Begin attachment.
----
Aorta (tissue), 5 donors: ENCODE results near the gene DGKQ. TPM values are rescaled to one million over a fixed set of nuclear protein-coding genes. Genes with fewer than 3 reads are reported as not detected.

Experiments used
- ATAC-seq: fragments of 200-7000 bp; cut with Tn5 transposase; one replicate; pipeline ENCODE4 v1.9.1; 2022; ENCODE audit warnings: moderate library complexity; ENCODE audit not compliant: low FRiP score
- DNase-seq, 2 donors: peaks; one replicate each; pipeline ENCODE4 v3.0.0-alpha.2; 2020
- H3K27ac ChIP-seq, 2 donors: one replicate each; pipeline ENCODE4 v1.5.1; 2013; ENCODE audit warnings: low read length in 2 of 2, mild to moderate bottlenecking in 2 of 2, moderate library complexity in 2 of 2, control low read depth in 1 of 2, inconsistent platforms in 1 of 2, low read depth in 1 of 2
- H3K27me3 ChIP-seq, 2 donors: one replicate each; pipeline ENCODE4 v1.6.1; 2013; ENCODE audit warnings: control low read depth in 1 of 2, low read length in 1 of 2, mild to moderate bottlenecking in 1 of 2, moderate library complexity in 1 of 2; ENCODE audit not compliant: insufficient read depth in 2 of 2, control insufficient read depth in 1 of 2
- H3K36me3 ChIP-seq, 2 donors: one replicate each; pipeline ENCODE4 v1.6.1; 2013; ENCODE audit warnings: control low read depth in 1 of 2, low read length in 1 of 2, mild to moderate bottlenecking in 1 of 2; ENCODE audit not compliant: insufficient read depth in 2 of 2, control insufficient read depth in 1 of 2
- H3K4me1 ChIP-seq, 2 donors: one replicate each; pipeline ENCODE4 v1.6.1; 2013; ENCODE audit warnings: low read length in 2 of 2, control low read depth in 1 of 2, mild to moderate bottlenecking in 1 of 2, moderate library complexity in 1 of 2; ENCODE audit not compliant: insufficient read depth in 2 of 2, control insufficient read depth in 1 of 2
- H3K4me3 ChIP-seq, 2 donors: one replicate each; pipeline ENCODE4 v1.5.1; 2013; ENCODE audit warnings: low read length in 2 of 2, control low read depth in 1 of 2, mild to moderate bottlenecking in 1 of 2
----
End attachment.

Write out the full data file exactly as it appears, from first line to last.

Aorta (tissue), 5 donors: ENCODE results near the gene DGKQ. TPM values are rescaled to one million over a fixed set of nuclear protein-coding genes. Genes with fewer than 3 reads are reported as not detected.

Experiments used
- ATAC-seq: fragments of 200-7000 bp; cut with Tn5 transposase; one replicate; pipeline ENCODE4 v1.9.1; 2022; ENCODE audit warnings: moderate library complexity; ENCODE audit not compliant: low FRiP score
- DNase-seq, 2 donors: peaks; one replicate each; pipeline ENCODE4 v3.0.0-alpha.2; 2020
- H3K27ac ChIP-seq, 2 donors: one replicate each; pipeline ENCODE4 v1.5.1; 2013; ENCODE audit warnings: low read length in 2 of 2, mild to moderate bottlenecking in 2 of 2, moderate library complexity in 2 of 2, control low read depth in 1 of 2, inconsistent platforms in 1 of 2, low read depth in 1 of 2
- H3K27me3 ChIP-seq, 2 donors: one replicate each; pipeline ENCODE4 v1.6.1; 2013; ENCODE audit warnings: control low read depth in 1 of 2, low read length in 1 of 2, mild to moderate bottlenecking in 1 of 2, moderate library complexity in 1 of 2; ENCODE audit not compliant: insufficient read depth in 2 of 2, control insufficient read depth in 1 of 2
- H3K36me3 ChIP-seq, 2 donors: one replicate each; pipeline ENCODE4 v1.6.1; 2013; ENCODE audit warnings: control low read depth in 1 of 2, low read length in 1 of 2, mild to moderate bottlenecking in 1 of 2; ENCODE audit not compliant: insufficient read depth in 2 of 2, control insufficient read depth in 1 of 2
- H3K4me1 ChIP-seq, 2 donors: one replicate each; pipeline ENCODE4 v1.6.1; 2013; ENCODE audit warnings: low read length in 2 of 2, control low read depth in 1 of 2, mild to moderate bottlenecking in 1 of 2, moderate library complexity in 1 of 2; ENCODE audit not compliant: insufficient read depth in 2 of 2, control insufficient read depth in 1 of 2
- H3K4me3 ChIP-seq, 2 donors: one replicate each; pipeline ENCODE4 v1.5.1; 2013; ENCODE audit warnings: low read length in 2 of 2, control low read depth in 1 of 2, mild to moderate bottlenecking in 1 of 2